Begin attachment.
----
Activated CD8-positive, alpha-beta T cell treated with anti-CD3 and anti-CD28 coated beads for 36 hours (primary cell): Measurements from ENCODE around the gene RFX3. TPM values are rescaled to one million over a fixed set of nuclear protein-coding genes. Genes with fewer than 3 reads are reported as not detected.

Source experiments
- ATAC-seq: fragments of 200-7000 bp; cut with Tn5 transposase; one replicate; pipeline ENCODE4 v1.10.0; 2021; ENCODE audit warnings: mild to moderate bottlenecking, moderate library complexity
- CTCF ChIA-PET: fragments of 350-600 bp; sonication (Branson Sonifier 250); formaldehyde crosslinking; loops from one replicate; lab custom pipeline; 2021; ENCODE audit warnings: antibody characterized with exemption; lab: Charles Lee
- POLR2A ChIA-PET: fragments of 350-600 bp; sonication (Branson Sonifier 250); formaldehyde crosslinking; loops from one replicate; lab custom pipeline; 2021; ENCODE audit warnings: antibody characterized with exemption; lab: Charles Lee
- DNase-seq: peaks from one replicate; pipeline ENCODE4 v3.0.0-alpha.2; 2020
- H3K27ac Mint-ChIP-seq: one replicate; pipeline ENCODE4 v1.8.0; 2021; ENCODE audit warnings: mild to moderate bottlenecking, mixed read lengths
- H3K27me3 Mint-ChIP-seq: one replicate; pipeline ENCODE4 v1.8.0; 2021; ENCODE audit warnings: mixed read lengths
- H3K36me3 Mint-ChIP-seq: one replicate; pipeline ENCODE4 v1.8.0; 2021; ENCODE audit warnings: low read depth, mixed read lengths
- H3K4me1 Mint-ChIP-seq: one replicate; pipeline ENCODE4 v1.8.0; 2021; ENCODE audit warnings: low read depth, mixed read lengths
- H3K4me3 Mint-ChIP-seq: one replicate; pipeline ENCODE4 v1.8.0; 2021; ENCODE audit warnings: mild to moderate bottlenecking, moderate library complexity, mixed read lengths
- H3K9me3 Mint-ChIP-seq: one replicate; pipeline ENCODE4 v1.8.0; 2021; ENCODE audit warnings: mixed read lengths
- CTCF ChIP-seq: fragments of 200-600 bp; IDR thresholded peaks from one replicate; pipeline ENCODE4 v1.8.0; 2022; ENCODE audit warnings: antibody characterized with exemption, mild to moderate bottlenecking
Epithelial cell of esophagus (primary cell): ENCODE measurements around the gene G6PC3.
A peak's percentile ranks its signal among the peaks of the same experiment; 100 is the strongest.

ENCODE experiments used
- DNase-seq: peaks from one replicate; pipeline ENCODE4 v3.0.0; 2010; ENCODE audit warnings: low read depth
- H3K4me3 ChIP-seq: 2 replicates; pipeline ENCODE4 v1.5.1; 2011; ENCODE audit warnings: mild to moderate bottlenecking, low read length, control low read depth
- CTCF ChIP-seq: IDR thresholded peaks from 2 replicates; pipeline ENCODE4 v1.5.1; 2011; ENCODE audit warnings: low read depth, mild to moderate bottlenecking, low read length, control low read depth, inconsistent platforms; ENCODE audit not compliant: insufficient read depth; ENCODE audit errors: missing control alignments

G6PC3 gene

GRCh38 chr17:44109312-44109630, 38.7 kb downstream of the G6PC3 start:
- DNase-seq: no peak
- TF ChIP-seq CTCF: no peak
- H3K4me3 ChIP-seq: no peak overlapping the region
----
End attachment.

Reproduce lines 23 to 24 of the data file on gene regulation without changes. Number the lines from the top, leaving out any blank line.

- TF ChIP-seq CTCF: no peak
- H3K4me3 ChIP-seq: no peak overlapping the region